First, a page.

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Coatings Cracking in Water Ballast Tanks: A Different Look

Mechanisms of corrosion and cathodic delamination resulting from the cracking of paint in a water ballast tank environment and what may be expected in the corrosive environment. This will be based on the concept of a thermodynamic barrier existing at the coating/steel interface.

Product Number: 51317--9088-SG
ISBN: 9088 2017 CP
Author: Carl Reed
Publication Date: 2017
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The cracking and subsequent corrosion in water ballast tanks has long been a problem for the maritime industry. The potential damage to ships’ hulls from this type of corrosion can be devastating and catastrophic. Consequently there has been much study into the root causes of coatings cracking over the years. These studies have primarily centered on the mechanical considerations of crack initiation and propagation. It has generally been agreed that cracking is due to stress in the film caused by film shrinkage loss of low molecular weight components strain within in the steel substrate and impact from environmental forces such as thermal expansion/contraction and hygroscopical volume changes.One facet of the cracking problem which has not been studied to any great degree is what happens after the crack has formed and corrosion commences. Worth considering is the extent corrosion and cathodic delamination progresses under the film at the crack point. Although corrosion is inevitable at the crack point limiting its progress can provide valuable savings in the repair of any corrosion damage.This study will look at the mechanisms of corrosion and cathodic delamination resulting from the cracking of paint in a water ballast tank environment and what may be expected in the corrosive environment. This will be based on the concept of a thermodynamic barrier existing at the coating/steel interface resulting from Lewis acid-base interactions between polymer and substrate.Although cracking is a cohesive failure and delamination is an adhesive failure it has not escape the authors’ notice that the very mechanism that may inhibit the progress of corrosion in an after the fact cracking situation may also contribute to preventing the cracking in the first place. A recent study on internal stresses and mechanical properties of paint films indicates that adhesion is probably the most important parameter. Adhesion however is not a fundamental property of the coating/substrate interface rather it is the consequence of the interaction between the polymer and the substrate. It is these interactions which must be understood to provide answers to the cracking issue. Examined in this monograph as well will be how these interactions the same Lewis acid-base interactions described previously in combination with shrinkage mitigating factors may be able to be used to prevent cracking and delamination of a coating in a water ballast tank.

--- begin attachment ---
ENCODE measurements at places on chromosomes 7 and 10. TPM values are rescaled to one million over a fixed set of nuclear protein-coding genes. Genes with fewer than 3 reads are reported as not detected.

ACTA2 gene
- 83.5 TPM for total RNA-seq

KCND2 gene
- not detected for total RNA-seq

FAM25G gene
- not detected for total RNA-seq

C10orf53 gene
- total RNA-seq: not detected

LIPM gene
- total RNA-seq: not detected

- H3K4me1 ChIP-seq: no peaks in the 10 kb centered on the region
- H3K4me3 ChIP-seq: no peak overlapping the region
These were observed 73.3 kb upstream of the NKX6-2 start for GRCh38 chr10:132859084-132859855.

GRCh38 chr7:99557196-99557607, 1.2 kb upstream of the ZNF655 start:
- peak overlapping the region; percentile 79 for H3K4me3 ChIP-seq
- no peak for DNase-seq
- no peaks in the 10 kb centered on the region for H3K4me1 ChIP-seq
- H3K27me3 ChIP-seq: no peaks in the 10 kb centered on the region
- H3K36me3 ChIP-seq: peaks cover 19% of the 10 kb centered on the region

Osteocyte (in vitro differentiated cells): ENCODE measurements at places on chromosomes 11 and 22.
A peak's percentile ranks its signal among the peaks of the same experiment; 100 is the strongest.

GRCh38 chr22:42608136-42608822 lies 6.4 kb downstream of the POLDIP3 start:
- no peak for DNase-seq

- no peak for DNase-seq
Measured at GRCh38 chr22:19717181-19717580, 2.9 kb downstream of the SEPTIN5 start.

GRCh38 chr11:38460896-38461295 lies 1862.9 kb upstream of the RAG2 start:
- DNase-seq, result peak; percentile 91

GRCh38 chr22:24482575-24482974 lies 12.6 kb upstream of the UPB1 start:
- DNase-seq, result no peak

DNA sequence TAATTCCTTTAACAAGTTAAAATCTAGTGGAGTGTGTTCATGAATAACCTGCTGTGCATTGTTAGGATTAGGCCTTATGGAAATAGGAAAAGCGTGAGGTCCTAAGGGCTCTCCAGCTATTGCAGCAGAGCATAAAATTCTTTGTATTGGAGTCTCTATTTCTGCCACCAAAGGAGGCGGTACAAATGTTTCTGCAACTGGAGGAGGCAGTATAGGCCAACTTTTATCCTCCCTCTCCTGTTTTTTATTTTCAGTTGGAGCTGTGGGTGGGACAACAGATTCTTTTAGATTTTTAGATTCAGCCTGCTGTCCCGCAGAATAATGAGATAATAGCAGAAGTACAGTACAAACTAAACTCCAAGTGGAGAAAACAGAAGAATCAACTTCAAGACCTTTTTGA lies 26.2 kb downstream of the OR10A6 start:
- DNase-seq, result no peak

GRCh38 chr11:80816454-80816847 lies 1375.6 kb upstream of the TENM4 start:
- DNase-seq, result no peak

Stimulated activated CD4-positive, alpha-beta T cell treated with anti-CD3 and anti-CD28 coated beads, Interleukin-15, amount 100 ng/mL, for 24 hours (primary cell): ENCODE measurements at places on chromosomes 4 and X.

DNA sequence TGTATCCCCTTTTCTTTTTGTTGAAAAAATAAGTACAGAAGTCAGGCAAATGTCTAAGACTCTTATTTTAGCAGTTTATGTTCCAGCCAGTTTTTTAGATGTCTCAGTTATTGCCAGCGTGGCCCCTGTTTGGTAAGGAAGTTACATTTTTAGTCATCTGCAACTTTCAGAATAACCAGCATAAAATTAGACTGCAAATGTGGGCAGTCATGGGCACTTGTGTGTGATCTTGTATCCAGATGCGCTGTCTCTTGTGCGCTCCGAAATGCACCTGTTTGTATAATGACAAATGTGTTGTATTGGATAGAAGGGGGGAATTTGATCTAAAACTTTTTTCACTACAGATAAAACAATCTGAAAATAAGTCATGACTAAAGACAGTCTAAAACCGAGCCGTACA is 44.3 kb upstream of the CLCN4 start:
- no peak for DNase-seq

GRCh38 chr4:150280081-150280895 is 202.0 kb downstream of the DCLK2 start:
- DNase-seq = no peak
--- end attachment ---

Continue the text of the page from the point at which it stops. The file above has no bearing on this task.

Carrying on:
Key words: water ballast tanks, cracking, corrosion, cathodic delamination, Lewis acid-base interaction

 

The cracking and subsequent corrosion in water ballast tanks has long been a problem for the maritime industry. The potential damage to ships’ hulls from this type of corrosion can be devastating and catastrophic. Consequently there has been much study into the root causes of coatings cracking over the years. These studies have primarily centered on the mechanical considerations of crack initiation and propagation. It has generally been agreed that cracking is due to stress in the film caused by film shrinkage loss of low molecular weight components strain within in the steel substrate and impact from environmental forces such as thermal expansion/contraction and hygroscopical volume changes.One facet of the cracking problem which has not been studied to any great degree is what happens after the crack has formed and corrosion commences. Worth considering is the extent corrosion and cathodic delamination progresses under the film at the crack point. Although corrosion is inevitable at the crack point limiting its progress can provide valuable savings in the repair of any corrosion damage.This study will look at the mechanisms of corrosion and cathodic delamination resulting from the cracking of paint in a water ballast tank environment and what may be expected in the corrosive environment. This will be based on the concept of a thermodynamic barrier existing at the coating/steel interface resulting from Lewis acid-base interactions between polymer and substrate.Although cracking is a cohesive failure and delamination is an adhesive failure it has not escape the authors’ notice that the very mechanism that may inhibit the progress of corrosion in an after the fact cracking situation may also contribute to preventing the cracking in the first place. A recent study on internal stresses and mechanical properties of paint films indicates that adhesion is probably the most important parameter. Adhesion however is not a fundamental property of the coating/substrate interface rather it is the consequence of the interaction between the polymer and the substrate. It is these interactions which must be understood to provide answers to the cracking issue. Examined in this monograph as well will be how these interactions the same Lewis acid-base interactions described previously in combination with shrinkage mitigating factors may be able to be used to prevent cracking and delamination of a coating in a water ballast tank.

Key words: water ballast tanks, cracking, corrosion, cathodic delamination, Lewis acid-base interaction

 

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